• Fuel tanks should generally be kept as far away from personnel-carrying portions of the ship as possible. This is very difficult when the fuel tanks are large, but an attempt should be made. When that L-Hyd explodes, you want to be as far away as possible.
  • Low berths are and should be given short shrift. It's flying coach but 10 times worse and yes, you should be stashed next to the baggage compartment (a.k.a., the cargo hold).
  • Fuel purification plants should be adjacent to the fuel tank, and ideally near the skimmers themselves.
  • Always consider landing gear with your design if you intend to land your ship.
  • Sensors are traditionally placed in the nose of the ship along with the avionics.
How's that?
"Spacers lead a sedentary life. They live at home, and their home is always with them—their starship, and so is their country—the depths of space."
Condottiere
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Re: Traveller as a Spaceship Modeling Hobby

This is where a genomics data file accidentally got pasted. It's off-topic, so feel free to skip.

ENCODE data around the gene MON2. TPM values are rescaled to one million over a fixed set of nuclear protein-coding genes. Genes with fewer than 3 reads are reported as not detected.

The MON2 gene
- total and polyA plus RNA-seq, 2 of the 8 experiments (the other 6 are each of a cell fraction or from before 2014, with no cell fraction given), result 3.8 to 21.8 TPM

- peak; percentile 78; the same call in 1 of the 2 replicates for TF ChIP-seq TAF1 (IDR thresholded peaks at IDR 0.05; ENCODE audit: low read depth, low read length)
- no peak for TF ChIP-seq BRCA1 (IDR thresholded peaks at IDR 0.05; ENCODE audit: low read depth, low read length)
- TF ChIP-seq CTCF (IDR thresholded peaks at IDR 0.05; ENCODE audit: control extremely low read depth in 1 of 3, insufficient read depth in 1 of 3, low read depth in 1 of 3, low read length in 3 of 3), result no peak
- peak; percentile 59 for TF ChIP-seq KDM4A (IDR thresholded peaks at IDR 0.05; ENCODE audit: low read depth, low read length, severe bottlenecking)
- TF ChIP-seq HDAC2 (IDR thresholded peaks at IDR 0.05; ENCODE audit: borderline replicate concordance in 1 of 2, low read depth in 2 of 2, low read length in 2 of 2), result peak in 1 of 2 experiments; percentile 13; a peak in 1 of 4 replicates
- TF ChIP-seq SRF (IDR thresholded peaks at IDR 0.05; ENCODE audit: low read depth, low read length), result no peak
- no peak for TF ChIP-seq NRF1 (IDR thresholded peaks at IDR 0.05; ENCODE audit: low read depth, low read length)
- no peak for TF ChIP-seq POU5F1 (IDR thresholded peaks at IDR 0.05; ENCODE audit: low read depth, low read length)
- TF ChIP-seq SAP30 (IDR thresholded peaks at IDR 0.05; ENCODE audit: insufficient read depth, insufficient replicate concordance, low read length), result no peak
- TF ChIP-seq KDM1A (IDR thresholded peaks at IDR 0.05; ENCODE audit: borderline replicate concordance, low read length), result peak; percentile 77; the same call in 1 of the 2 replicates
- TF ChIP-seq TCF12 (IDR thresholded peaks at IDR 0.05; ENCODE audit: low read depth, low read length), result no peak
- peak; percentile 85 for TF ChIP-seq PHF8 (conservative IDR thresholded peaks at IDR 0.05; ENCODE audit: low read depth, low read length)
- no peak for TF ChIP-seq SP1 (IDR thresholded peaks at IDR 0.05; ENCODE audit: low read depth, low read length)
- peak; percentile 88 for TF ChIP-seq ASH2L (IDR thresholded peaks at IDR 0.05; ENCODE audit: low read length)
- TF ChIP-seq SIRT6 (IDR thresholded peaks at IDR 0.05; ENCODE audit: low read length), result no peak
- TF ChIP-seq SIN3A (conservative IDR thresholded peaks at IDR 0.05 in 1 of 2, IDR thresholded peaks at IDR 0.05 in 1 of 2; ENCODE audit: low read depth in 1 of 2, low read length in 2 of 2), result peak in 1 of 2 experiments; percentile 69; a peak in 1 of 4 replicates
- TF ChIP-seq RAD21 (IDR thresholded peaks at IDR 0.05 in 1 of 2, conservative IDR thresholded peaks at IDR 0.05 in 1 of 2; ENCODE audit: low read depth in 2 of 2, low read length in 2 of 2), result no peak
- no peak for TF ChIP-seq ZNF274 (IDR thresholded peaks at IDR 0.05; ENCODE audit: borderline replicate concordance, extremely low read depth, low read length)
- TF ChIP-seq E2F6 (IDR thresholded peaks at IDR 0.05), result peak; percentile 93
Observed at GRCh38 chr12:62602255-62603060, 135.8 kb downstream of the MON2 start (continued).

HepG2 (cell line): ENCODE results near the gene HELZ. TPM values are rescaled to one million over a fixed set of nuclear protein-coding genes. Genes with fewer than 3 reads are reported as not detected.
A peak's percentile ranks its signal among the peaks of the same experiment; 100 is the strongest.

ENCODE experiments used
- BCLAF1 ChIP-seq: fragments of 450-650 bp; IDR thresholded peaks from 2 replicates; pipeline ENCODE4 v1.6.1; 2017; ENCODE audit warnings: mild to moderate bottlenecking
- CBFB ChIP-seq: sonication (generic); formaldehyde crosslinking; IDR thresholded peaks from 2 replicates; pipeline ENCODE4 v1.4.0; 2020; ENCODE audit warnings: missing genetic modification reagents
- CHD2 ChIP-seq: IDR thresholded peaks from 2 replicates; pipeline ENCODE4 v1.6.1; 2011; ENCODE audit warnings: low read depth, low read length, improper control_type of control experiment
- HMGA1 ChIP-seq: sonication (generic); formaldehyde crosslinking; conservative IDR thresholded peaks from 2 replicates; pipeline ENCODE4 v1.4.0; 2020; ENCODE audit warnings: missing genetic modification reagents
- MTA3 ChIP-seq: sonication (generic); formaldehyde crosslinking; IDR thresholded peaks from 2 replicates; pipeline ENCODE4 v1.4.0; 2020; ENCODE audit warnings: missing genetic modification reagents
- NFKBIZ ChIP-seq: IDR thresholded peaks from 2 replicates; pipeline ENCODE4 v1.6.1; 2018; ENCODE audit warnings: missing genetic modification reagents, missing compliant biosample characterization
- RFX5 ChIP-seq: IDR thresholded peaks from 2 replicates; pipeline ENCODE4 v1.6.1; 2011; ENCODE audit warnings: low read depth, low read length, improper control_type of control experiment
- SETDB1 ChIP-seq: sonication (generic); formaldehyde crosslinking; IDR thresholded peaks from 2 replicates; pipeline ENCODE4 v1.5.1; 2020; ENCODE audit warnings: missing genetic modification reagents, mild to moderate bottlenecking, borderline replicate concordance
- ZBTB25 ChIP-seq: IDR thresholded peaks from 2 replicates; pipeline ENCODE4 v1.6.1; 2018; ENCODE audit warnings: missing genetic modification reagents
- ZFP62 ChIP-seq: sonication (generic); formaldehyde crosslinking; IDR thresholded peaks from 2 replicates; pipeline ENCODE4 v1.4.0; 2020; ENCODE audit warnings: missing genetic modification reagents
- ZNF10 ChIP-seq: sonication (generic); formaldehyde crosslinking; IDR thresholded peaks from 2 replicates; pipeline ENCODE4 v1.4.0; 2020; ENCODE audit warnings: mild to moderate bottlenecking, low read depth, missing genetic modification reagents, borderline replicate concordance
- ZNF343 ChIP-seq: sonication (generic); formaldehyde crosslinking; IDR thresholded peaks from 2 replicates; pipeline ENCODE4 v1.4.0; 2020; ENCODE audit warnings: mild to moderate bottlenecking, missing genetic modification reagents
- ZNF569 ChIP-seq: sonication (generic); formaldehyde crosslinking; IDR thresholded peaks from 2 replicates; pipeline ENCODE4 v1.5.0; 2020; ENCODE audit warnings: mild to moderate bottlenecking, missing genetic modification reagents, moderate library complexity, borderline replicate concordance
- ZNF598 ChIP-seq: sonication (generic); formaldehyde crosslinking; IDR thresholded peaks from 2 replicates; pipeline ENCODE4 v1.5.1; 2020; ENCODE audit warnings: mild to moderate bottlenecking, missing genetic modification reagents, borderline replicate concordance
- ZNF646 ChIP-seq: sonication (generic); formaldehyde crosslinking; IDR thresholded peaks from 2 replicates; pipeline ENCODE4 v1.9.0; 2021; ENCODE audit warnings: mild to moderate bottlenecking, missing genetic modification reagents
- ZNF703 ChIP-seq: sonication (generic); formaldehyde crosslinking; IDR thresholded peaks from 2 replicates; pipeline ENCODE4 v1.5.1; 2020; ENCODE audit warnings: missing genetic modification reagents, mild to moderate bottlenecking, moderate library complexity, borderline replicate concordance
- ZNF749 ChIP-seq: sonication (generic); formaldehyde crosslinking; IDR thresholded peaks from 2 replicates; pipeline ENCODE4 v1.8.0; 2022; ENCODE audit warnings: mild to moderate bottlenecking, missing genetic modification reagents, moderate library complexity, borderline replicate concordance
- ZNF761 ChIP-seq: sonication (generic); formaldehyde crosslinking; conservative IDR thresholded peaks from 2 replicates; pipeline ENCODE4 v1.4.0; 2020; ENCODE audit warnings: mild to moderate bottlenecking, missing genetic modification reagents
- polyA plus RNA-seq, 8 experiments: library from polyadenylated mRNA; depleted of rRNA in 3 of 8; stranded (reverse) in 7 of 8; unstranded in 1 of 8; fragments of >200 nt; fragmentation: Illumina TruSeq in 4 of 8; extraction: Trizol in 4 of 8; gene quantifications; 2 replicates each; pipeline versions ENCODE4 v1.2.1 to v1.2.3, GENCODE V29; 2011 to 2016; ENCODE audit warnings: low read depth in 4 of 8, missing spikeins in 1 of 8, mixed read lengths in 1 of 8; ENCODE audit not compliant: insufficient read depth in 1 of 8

Postby Condottiere » Sat Nov 03, 2018 12:53 pm

I donno: packing Vargr?
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Re: Traveller as a Spaceship Modeling Hobby

Postby Old School » Sat Nov 03, 2018 5:50 pm

Whatever you do, don't design your laser turrets so they can only be accessed via the fuel tanks (I'm looking at you, MgT1 Vargr).

The whole wings on a spaceship thing irritates me more than the jump drives in the back or the bridge in the front. They are useless unless you add control surfaces - you don't need lift when you have grav drives), and an incredible waste of surface area.

I've spent very little time on deck plans, but when I have I'm thinking streamlined ships would be more wedge or bullet shaped for effeciency sake, although the beach ball look (Merc Cruiser and Tigress) could work as well. Plenty of designs that more or less conform to this, and plenty that don't.